Epidemics in Western Society Since 1600 (HIST 234) The bubonic plague is the measure by which succeeding epidemics have long been measured. Its extreme virulence, horrible symptoms, and indiscriminate victim profile all contributed to making plague the archetypical worst-case scenario. For these same reasons, the plague is also an ideal test case for the thesis that epidemic diseases play a major role in shaping human history. Over the course of its three pandemics, the plague had major economic, religious, cultural and political implications for affected societies. In its wake, religious beliefs and medical practices were questioned, public authorities tested, and the social fabric strained. 00:00 - Chapter 1. Bubonic Plague 14:03 - Chapter 2. Three Western Pandemics 23:39 - Chapter 3. Etiology 34:10 - Chapter 4. Symptomatology and Pathology Complete course materials are available at the Open Yale Courses website: http://open.yale.edu/courses This course was recorded in Spring 2010.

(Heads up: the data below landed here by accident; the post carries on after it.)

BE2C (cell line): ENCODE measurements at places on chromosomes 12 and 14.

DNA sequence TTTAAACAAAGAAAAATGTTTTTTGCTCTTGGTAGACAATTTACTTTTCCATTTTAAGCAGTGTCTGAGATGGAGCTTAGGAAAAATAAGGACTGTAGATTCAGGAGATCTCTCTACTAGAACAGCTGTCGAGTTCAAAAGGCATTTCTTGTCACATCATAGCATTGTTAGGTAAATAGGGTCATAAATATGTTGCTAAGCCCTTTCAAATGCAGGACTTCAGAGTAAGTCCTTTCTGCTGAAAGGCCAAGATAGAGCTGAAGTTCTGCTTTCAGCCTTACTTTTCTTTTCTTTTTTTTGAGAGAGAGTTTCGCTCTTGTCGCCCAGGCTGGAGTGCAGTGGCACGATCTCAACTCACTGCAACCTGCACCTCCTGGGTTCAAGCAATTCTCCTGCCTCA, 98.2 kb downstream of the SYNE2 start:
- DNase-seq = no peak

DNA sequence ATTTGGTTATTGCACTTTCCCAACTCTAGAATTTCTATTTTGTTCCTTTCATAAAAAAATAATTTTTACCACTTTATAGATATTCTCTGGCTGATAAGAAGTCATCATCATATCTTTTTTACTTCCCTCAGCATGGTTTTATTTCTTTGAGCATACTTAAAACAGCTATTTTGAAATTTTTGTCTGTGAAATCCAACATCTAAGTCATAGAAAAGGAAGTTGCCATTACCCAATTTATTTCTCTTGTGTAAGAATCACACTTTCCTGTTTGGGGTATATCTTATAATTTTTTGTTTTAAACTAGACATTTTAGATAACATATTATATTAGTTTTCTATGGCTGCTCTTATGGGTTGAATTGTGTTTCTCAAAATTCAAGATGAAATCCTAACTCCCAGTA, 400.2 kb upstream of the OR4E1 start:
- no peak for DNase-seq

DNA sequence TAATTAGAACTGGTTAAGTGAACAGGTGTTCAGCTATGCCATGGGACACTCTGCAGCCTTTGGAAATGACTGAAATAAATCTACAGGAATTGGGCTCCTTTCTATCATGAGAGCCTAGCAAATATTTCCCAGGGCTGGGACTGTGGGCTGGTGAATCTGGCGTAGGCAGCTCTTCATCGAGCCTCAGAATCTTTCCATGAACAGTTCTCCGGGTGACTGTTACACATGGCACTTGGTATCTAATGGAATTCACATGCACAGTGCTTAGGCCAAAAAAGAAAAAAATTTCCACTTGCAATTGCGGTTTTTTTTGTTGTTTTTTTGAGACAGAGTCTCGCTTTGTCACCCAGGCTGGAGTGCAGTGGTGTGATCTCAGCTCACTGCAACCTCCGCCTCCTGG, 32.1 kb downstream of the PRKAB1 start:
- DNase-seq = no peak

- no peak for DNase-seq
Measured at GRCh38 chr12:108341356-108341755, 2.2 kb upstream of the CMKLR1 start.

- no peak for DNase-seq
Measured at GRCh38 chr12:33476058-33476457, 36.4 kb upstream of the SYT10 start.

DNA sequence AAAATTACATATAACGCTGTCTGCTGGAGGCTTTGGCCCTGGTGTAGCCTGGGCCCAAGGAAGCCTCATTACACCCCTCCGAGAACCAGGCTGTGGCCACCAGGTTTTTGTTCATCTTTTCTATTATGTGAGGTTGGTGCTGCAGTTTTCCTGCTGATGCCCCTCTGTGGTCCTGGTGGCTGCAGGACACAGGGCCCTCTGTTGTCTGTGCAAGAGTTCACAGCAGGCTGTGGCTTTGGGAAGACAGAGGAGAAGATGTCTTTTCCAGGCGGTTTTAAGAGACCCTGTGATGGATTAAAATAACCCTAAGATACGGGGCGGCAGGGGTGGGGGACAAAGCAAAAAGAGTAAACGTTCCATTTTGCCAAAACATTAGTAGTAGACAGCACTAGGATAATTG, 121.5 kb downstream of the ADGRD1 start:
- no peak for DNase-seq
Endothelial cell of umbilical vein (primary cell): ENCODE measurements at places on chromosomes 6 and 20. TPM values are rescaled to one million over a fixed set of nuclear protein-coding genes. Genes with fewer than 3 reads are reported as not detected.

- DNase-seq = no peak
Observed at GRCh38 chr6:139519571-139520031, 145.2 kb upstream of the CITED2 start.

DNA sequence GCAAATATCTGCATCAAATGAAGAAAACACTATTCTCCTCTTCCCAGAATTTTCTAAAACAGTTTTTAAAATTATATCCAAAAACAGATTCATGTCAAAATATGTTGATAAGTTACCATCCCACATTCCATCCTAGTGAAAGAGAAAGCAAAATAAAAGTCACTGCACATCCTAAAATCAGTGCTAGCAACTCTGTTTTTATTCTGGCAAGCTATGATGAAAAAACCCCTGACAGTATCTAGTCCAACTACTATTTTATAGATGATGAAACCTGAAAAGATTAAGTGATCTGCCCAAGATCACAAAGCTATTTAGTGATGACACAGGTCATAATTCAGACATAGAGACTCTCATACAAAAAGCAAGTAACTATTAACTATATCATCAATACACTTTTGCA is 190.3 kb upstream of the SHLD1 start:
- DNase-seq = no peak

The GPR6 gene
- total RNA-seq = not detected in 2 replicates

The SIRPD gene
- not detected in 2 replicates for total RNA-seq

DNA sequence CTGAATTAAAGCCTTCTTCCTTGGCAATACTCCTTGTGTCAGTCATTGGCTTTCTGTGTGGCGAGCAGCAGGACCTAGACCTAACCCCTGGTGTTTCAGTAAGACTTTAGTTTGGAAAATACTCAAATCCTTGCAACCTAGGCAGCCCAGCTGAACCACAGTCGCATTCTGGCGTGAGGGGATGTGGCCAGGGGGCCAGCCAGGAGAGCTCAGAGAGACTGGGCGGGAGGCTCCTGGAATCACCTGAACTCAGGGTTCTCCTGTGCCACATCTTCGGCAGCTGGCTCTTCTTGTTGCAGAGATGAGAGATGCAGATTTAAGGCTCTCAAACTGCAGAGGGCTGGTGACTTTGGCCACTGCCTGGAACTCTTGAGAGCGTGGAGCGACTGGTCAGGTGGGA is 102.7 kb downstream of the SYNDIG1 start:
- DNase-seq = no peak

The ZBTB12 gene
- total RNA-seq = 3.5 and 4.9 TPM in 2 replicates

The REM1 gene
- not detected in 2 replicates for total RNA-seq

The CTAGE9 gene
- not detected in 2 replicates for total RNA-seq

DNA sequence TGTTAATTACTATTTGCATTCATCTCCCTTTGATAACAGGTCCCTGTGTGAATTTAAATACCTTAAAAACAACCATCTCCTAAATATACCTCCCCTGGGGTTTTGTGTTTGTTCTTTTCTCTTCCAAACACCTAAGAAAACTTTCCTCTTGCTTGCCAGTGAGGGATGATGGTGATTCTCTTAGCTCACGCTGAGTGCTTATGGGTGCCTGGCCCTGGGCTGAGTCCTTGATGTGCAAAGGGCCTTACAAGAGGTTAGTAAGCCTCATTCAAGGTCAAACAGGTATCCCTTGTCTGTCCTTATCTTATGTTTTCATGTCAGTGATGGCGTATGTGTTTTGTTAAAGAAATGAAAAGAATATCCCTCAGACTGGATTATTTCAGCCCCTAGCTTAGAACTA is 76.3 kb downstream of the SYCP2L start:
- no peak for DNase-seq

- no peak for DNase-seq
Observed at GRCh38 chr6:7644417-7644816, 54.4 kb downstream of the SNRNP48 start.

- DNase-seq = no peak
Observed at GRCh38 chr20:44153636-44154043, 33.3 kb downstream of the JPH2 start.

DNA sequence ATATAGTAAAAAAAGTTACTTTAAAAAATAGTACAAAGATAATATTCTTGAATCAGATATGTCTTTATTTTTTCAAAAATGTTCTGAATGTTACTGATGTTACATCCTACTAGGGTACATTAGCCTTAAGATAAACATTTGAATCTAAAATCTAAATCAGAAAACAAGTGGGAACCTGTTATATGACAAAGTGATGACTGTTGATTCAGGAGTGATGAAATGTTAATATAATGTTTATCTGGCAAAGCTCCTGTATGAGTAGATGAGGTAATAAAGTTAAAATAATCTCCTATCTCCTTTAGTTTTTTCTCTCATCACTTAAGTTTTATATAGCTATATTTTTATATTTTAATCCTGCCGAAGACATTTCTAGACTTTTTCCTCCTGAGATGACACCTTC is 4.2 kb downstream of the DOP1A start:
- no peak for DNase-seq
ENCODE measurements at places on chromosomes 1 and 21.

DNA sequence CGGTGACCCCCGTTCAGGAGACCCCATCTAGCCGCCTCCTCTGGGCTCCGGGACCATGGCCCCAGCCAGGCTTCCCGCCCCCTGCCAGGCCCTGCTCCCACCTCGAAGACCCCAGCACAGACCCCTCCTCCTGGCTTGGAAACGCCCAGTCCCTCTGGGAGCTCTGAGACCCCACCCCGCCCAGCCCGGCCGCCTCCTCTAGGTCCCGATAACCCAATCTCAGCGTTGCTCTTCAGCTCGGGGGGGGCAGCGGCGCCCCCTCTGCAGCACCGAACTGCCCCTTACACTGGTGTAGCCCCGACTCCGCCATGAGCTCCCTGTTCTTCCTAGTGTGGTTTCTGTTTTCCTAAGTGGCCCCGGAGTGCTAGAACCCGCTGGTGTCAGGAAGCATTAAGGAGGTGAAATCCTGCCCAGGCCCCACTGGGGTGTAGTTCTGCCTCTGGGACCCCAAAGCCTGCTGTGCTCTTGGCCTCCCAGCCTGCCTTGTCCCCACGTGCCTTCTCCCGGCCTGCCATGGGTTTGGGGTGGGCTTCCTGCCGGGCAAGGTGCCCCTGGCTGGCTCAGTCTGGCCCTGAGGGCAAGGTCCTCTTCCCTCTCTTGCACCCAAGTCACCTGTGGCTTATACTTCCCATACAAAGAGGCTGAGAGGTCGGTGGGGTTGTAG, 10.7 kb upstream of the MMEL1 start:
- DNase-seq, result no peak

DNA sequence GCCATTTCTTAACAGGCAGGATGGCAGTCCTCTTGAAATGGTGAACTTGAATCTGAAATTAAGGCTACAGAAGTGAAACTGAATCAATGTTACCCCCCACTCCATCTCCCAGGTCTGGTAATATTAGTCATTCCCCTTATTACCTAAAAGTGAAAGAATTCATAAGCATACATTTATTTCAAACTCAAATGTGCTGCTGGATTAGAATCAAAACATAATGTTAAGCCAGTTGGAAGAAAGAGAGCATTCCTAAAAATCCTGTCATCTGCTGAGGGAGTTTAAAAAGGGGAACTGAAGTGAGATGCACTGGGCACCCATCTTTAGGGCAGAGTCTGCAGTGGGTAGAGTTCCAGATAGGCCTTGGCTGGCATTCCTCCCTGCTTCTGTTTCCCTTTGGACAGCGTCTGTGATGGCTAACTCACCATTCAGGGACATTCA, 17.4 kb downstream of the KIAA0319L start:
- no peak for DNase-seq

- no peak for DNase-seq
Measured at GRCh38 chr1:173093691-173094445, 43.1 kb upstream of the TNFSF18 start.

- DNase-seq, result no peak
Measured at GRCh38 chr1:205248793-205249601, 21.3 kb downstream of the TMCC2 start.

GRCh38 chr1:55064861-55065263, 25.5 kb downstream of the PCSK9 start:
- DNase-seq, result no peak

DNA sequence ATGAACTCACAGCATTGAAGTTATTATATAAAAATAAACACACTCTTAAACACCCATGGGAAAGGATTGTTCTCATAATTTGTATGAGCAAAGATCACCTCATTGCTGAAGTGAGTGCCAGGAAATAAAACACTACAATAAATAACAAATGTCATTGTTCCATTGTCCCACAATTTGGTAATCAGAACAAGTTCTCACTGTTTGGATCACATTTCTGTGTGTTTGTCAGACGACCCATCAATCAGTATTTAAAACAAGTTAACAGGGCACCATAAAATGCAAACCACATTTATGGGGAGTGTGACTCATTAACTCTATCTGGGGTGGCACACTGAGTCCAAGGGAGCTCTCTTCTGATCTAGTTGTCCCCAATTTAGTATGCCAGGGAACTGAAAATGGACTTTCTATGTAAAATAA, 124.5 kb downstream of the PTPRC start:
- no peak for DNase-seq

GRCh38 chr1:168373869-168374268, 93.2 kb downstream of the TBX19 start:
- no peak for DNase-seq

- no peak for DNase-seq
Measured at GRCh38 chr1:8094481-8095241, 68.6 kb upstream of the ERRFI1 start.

Questions about 3. Plague (I): Pestilence as Disease
Want more info about 3. Plague (I): Pestilence as Disease?
Get free advice from education experts and Noodle community members.